Travelling with James

From the mouth of the Thames to the shores of Tahiti. From New Zealand to Hawaii, Tonga and Botany Bay. We have spent big parts of 2016 trailing the waters of the great James Cook. We have even carried his biography around the world, and we have visited his ship!

When the great discoverer came to Polynesia the Polynesians were already there, so there is a limit to how much new land he actually discovered. It is however safe to say that he was the first Brit to travel the coast of East Australia and the first European in present day Sydney. He was the first to make a map of New Zealand, doing the number 8 around the North and the South Island, and he was the first European to see Hawaii.

Long before the cable car and the Greenwich Dome, the Thames was a busy centre for mariners and their ships. Close to here, the Endeavour was fitted out for her journey around the world.

James Cook and Her Majesty’s Bark Endeavour left London in August 1768. Ourselves, we took our last look at the great river Thames in January 2016. At the time we were all heading for Tahiti, where our paths crossed again in May 2016, some four months later. James Cook took a bit longer, though, spending eight months before arriving there in April 1769. Unlike us, using airplanes, trains and buses, James Cook travelled the world at walking speed. The «Endeavour» was built for strength and not for speed nor comfort. During the three years of Cook’s first voyage around the world his ship did an average of 4 knots, or 7 kilometres per hour!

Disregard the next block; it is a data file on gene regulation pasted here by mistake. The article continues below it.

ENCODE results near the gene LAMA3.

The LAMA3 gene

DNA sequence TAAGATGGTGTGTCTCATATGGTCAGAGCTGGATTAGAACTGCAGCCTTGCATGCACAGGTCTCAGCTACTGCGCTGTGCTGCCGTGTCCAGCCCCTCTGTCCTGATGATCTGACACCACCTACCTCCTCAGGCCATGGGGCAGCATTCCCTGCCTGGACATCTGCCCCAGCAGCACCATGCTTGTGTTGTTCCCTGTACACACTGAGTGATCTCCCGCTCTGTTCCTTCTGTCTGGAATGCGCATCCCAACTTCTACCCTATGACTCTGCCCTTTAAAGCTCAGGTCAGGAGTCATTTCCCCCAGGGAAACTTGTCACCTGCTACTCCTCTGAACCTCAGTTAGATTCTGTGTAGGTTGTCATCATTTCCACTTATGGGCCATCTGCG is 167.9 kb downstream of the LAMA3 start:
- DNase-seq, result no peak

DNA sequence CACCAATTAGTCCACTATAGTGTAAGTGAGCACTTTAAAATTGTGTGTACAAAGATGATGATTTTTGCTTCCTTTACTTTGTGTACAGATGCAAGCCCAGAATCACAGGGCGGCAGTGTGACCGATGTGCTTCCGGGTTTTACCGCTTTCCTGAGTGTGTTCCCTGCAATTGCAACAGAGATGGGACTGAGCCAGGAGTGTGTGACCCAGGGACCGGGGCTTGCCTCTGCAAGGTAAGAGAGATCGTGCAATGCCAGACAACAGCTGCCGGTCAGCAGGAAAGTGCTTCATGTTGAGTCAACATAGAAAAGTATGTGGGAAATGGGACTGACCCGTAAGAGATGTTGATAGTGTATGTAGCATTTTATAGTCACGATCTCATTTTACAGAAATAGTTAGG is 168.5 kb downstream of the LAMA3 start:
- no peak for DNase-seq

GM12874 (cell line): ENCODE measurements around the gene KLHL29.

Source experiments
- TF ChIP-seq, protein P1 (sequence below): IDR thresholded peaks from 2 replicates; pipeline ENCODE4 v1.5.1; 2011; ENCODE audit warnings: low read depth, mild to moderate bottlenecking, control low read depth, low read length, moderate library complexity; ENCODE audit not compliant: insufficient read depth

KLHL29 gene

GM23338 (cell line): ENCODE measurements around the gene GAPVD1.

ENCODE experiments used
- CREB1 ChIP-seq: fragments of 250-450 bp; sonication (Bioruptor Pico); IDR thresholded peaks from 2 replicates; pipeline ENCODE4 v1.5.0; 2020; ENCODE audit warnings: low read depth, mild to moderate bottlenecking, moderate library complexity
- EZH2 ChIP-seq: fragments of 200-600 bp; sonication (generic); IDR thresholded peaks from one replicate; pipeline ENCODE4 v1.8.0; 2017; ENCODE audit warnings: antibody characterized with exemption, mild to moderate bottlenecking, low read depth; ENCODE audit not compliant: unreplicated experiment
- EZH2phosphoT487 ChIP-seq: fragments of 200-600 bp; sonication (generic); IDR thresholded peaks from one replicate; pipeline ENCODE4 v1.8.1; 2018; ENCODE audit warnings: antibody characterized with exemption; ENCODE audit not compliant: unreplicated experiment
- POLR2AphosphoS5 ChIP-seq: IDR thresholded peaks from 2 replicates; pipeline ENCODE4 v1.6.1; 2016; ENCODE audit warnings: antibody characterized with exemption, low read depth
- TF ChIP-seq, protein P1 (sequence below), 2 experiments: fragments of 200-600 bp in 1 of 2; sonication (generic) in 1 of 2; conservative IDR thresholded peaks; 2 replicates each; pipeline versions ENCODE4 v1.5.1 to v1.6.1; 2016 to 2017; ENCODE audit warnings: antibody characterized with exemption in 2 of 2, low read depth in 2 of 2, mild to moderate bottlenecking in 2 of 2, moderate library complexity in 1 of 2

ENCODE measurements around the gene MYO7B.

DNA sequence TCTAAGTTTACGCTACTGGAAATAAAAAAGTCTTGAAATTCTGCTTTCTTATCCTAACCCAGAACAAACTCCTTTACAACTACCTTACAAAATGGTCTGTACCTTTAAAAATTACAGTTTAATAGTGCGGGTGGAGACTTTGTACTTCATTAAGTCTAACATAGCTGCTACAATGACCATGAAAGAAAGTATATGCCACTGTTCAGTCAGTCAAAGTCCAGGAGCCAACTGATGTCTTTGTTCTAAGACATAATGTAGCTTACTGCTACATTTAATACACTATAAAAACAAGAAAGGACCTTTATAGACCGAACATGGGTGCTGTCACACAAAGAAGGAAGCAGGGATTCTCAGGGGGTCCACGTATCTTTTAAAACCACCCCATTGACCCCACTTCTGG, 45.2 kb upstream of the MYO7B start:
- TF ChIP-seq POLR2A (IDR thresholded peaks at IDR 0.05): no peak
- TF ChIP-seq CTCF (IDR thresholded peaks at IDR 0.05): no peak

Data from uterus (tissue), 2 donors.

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ES and DHH in Tahiti – 247 years after the arrival of James Cook.

Cook landed at Matavai Bay on the northern shore of Tahiti, a short taxi ride from the island capital of Papeetee. Today the bay and its beautiful black sand beach is a memorial to the first visitors. A lighthouse dated is 1867, the anniversary of the 1767 arrival of the British ship «Dolphin», carrying the very first «westerners» to set foot on the island. Most of the attention however, is paid to William Bligh and Fletcher Christian and the men of The Bounty. They spent several months of 1788/89 anchored in the same bay, before the famous mutiny took place on their way back towards England in April 1789.

ES and DHH spent most of our time in Tahiti on the island of Moorea, close by. Cook came there too, but not until his third Pacific voyage in 1777. He came to the north island, to the very bay we visited, finding it «a paradise beyond compare» according to his biographer. His stay was not a happy one though; the visitors burned several villages on the island in revenge for the theft of some of the livestock they had carried with them from England.

On the «Costa Luminosa», in the fall of 2016, we have continued to cross paths with the great captain. We have been to Hawaii, then known as «O’Why’he», where Cook met his end and was killed and eaten (!) in February 1779. We have visited Tonga, where he came first time in 1773, and we have travelled the Cook Straight, the passage between north and south New Zealand that is named after his passage there in 1770.